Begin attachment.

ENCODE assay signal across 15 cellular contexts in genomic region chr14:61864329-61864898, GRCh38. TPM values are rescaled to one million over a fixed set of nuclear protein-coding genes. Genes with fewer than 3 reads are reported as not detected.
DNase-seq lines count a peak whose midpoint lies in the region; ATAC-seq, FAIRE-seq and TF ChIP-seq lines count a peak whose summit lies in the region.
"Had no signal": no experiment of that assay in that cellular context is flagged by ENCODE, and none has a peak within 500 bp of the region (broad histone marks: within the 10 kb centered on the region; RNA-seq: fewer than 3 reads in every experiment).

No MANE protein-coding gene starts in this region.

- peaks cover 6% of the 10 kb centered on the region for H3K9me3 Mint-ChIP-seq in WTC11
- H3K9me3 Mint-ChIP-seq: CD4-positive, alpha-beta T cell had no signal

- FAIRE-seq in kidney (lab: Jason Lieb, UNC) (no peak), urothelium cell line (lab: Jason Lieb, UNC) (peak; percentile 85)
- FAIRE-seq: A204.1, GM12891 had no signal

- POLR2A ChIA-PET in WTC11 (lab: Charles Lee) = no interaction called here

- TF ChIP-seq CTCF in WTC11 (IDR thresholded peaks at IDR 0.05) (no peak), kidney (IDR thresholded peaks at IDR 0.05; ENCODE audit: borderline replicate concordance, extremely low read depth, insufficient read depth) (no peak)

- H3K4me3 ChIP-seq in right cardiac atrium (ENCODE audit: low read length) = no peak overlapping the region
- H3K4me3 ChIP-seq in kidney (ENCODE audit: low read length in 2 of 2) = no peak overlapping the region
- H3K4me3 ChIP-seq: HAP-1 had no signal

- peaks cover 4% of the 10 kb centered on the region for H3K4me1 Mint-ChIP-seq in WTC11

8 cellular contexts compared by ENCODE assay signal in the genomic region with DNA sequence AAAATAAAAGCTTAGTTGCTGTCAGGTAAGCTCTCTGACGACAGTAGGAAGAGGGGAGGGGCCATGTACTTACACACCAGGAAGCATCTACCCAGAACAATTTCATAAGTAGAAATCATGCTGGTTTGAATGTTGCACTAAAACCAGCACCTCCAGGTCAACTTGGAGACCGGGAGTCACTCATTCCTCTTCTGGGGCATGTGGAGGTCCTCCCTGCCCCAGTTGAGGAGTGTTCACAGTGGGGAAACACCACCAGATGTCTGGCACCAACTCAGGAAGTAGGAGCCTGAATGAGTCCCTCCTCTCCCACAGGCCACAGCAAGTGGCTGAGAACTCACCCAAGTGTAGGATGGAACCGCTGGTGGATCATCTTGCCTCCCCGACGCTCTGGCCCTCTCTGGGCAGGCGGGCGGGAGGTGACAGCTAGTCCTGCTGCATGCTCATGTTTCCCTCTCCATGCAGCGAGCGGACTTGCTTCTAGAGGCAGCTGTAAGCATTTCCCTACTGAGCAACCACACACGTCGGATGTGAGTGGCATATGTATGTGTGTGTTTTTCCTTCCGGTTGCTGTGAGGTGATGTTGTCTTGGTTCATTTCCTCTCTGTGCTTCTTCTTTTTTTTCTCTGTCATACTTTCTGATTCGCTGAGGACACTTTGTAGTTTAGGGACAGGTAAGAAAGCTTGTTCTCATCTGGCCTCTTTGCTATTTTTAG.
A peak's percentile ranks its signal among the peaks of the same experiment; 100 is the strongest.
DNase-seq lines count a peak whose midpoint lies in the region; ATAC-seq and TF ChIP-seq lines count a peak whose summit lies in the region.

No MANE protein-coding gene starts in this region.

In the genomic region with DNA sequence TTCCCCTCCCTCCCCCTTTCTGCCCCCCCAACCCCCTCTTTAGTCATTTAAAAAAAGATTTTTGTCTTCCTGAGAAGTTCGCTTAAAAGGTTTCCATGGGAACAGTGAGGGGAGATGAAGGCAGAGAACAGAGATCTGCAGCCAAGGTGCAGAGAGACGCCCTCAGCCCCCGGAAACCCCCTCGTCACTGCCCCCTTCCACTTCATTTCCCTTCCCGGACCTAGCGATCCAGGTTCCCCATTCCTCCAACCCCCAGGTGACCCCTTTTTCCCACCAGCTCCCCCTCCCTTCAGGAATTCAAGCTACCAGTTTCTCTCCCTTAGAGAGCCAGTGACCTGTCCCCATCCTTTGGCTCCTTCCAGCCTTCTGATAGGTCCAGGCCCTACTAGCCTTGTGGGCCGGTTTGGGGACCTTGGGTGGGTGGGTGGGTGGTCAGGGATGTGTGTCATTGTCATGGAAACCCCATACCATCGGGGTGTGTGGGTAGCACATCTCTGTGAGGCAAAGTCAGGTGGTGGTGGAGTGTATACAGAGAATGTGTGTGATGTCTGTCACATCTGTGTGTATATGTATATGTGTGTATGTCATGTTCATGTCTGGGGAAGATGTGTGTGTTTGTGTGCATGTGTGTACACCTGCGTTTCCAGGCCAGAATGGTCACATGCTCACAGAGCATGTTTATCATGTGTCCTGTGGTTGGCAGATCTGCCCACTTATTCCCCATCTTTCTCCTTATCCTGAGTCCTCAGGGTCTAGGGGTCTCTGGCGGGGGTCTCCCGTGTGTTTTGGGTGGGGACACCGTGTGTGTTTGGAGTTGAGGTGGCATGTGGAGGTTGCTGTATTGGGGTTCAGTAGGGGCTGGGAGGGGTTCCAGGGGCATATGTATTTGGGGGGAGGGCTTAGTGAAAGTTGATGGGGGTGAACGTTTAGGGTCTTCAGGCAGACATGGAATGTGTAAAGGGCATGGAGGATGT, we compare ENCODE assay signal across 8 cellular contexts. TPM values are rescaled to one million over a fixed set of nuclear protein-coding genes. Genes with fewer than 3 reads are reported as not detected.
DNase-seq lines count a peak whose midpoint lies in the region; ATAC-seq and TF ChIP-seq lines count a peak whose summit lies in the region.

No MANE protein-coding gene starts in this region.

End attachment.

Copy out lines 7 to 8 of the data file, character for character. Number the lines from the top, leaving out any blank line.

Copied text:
- FAIRE-seq in kidney (lab: Jason Lieb, UNC) (no peak), urothelium cell line (lab: Jason Lieb, UNC) (peak; percentile 85)
- FAIRE-seq: A204.1, GM12891 had no signal